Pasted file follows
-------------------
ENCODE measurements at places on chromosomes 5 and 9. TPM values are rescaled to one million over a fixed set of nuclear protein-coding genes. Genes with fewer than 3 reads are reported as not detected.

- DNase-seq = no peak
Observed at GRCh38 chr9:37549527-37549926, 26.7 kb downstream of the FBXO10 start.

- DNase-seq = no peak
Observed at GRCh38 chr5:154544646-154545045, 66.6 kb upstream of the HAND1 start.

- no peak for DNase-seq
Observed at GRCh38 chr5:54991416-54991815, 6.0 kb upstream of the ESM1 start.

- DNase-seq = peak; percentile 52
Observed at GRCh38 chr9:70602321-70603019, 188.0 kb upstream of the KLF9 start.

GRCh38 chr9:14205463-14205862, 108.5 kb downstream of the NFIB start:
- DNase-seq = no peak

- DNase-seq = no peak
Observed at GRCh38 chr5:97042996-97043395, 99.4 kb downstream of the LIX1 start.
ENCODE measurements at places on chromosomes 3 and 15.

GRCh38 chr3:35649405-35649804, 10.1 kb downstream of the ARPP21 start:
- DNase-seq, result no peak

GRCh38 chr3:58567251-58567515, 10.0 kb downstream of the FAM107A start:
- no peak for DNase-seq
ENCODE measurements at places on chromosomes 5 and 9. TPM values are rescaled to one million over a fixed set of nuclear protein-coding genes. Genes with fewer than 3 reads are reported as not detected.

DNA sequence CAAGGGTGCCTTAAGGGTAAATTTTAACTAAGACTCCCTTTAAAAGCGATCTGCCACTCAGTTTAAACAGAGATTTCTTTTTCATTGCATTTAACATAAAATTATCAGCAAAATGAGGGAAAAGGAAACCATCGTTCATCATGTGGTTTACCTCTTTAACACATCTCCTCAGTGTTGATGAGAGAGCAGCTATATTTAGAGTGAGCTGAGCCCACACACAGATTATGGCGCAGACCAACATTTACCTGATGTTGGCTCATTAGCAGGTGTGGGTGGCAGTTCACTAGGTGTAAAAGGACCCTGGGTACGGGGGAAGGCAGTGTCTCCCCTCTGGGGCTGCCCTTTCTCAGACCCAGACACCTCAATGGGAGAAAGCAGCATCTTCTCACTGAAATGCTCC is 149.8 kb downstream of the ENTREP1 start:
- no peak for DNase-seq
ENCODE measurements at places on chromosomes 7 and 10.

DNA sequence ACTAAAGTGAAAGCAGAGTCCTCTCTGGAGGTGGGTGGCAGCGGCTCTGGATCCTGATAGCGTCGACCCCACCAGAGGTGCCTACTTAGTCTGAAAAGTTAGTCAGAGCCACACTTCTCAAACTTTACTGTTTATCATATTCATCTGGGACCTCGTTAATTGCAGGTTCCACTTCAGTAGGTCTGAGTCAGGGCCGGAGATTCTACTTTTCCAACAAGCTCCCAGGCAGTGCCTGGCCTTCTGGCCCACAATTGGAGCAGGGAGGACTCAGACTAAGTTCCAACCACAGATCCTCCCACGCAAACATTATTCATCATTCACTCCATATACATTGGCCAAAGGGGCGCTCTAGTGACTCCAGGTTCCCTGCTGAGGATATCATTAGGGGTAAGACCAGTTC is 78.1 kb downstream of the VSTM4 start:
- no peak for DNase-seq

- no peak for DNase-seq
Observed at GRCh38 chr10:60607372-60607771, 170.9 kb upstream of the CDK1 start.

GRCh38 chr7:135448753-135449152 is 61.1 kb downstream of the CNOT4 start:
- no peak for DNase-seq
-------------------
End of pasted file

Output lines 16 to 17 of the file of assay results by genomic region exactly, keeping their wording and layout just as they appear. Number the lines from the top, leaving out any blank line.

- DNase-seq, result no peak

GRCh38 chr3:58567251-58567515, 10.0 kb downstream of the FAM107A start: